Guthrie was asking for over $10 million in arbitration. I assume the $8.2 you cite is what he agreed to w/COL. If he was going to take that from the Orioles, I'm sure they would have gotten there by now. I agree with the theory that the Orioles didn't see themselves winning in arbitration, which is part of what led to this.

Unless he pitches well enough this season that he ends up being the hands-down closer going into next season, then Lindstrom won't be a huge saving in 2013. But even if he's a decent set-up man then $4 mil for just 2013 is pricey but not terrible, given that it would cost the O's more than a 1-year deal to sign someone else similar (see Gonzales, Gregg, et al).

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Yeah, but that same logic applies to trading Guthrie for cheap players, and it's highly doubtful that he would have won his arb hearing, which is why he settled today for much less.

And hey, I wish they were saving some money here. But Birds of B'more is simply wrong when he says they're saving money here.

How do you know that? That's not what Guthrie's agent said. I can see why it would be in his best interest to settle with his new team before hitting arbitration, even if he thinks he may have won. It's certainly a good way to start negotiations on a possible extension.

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..

Others have said (which I agree with), that a player like Guthrie would be the worst kind of player to trade, because he is obviously a better pitcher than his career win-loss record indicates ...... but, because of the fact that he does have such a bad W-L record, his trade value on the market would be played down (which it seems to have happened here). At best, I see this as a lateral step, but I hope I'm wrong (like I usually am). :o A modestly encouraging thing about Lindstrom is that last year he pitched 54 innings, had a 3.00 ERA, had an excellent walks-to-innings pitched ratio (14 walks in 54 innings, or about 1 walk every 4 innings), and a decent strikeout-to-innings pitched ration (36 strikeouts in 54 innings, or about 6 strikeouts every 9 innings). In viirtually the same amount of innings pitched the previous year in 2010, his ERA was 4.39, so he took a big chunk off of his ERA between 2010 and 2011 (more than a run).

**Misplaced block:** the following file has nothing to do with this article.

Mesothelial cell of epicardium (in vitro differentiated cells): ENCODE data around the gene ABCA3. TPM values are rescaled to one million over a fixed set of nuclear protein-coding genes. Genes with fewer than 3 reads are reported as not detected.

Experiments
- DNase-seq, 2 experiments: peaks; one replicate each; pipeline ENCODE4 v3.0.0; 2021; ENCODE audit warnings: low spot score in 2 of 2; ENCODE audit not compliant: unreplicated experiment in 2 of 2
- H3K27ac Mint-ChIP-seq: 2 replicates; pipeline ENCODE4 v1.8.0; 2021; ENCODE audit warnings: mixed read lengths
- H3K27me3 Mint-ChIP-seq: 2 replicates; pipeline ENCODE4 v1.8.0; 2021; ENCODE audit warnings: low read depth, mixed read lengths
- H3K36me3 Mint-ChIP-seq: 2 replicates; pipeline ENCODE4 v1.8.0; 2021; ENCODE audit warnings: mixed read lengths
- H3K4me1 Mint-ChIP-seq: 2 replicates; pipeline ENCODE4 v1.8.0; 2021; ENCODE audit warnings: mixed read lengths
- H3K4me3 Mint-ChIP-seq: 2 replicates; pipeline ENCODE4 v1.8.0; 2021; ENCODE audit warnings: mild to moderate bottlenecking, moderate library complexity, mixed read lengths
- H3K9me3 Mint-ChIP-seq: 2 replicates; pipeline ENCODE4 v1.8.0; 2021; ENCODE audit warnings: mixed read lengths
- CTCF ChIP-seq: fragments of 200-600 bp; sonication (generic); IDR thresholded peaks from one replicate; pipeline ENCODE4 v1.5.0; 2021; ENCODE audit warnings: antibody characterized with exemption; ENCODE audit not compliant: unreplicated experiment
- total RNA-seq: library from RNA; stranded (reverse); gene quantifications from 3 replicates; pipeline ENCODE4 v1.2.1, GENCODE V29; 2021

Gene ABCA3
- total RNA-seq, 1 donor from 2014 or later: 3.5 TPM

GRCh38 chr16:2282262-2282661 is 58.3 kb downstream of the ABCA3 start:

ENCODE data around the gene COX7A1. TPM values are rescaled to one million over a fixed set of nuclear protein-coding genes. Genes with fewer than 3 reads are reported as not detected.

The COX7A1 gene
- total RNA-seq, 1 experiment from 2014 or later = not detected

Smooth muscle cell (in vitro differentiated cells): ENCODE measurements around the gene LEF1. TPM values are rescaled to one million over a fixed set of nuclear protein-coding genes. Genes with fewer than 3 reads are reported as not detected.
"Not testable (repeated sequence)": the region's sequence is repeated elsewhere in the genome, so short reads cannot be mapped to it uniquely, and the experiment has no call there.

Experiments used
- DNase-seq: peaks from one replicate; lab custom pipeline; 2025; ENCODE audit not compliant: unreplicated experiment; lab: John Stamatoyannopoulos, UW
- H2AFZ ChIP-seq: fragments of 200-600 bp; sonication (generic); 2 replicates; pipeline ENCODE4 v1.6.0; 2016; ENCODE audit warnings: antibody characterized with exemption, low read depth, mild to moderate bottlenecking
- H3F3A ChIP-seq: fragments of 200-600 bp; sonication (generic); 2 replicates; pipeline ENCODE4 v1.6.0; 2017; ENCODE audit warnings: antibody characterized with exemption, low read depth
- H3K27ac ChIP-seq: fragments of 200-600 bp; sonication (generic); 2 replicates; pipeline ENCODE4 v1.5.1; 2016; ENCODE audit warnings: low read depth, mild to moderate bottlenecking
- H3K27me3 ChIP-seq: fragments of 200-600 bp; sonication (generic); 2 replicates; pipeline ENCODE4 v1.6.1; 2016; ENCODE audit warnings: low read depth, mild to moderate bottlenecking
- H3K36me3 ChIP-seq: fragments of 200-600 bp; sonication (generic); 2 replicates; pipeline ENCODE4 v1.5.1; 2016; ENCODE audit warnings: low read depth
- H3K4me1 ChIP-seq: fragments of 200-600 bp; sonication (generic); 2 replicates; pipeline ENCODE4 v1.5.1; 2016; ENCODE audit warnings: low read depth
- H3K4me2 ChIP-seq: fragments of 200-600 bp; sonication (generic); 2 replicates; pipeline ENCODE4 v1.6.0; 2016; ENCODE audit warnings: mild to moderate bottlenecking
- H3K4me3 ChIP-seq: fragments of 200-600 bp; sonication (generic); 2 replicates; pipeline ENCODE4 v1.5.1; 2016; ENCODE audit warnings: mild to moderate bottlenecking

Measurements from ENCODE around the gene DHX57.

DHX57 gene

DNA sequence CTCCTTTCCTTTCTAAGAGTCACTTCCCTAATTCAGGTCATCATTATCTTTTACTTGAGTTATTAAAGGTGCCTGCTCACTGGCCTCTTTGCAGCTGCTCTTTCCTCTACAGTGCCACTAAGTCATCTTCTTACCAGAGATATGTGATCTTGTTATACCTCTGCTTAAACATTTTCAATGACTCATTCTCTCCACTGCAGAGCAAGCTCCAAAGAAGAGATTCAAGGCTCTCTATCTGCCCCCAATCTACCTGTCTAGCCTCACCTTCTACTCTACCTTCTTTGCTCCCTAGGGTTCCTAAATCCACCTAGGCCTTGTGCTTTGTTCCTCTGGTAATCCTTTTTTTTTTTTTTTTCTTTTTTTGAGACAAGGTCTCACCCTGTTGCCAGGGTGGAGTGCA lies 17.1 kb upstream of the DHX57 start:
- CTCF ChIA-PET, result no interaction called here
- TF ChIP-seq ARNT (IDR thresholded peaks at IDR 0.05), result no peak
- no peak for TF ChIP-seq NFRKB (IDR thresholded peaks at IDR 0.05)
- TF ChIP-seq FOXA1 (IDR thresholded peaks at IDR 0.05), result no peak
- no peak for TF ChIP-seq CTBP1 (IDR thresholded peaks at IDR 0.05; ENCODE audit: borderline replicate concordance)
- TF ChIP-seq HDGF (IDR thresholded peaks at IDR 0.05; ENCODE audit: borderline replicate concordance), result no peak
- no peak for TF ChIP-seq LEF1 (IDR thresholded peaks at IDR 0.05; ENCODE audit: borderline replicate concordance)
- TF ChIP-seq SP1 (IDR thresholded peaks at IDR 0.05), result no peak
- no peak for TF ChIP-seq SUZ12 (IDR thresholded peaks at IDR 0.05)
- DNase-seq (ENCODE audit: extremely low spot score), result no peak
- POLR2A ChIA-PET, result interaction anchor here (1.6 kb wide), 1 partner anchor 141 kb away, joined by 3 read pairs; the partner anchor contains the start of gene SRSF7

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Guthrie was asking for over $10 million in arbitration. I assume the $8.2 you cite is what he agreed to w/COL. If he was going to take that from the Orioles' date=' I'm sure they would have gotten there by now. I agree with the theory that the Orioles didn't see themselves winning in arbitration, which is part of what led to this.

Unless he pitches well enough this season that he ends up being the hands-down closer going into next season, then Lindstrom won't be a huge saving in 2013. But even if he's a decent set-up man then $4 mil for just 2013 is pricey but not terrible, given that it would cost the O's more than a 1-year deal to sign someone else similar (see Gonzales, Gregg, et al).[/quote']

So Guthrie was likely to win arb, but he accepted 2 million less in a settlement. That doesn't make any sense. Spin it however you like, but the deal wasn't about saving money. If they were trying to save money, why take back about the same salary you're shipping out? They could have made a deal with much less money coming back.

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How do you know that? That's not what Guthrie's agent said. I can see why it would be in his best interest to settle with his new team before hitting arbitration' date=' even if he thinks he may have won. It's certainly a good way to start negotiations on a possible extension.[/quote']